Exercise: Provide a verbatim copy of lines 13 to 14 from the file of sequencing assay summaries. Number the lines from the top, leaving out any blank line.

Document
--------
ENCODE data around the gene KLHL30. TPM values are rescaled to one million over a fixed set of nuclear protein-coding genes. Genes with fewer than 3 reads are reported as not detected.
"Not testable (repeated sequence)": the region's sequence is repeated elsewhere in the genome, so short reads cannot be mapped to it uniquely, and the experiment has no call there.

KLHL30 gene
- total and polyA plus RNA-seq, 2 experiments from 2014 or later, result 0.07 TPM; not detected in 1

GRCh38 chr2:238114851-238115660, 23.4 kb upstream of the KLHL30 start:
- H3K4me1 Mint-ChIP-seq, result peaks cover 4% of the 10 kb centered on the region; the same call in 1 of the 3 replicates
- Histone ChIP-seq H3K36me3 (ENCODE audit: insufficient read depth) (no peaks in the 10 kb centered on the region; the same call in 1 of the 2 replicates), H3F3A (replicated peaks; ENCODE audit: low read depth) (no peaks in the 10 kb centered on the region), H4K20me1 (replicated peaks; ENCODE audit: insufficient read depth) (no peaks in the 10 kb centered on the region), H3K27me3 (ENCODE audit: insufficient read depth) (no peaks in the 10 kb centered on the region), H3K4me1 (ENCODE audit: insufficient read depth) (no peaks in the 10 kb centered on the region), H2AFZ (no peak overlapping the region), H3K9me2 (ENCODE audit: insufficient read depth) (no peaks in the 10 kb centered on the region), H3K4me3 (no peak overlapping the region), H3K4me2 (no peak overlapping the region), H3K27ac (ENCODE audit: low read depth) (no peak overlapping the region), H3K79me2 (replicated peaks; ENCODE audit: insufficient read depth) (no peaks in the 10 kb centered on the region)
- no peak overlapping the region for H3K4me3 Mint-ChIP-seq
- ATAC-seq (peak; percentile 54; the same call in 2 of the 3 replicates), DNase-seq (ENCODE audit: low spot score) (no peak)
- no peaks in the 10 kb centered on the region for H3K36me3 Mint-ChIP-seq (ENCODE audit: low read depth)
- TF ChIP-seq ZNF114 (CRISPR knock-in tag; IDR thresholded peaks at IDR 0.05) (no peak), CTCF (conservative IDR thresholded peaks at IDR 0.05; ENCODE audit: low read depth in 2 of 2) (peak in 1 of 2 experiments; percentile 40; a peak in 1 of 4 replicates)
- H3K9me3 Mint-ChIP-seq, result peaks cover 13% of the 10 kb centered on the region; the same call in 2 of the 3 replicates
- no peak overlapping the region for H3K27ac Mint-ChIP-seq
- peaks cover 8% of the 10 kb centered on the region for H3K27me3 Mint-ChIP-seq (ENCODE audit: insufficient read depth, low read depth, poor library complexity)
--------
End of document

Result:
- no peak overlapping the region for H3K27ac Mint-ChIP-seq
- peaks cover 8% of the 10 kb centered on the region for H3K27me3 Mint-ChIP-seq (ENCODE audit: insufficient read depth, low read depth, poor library complexity)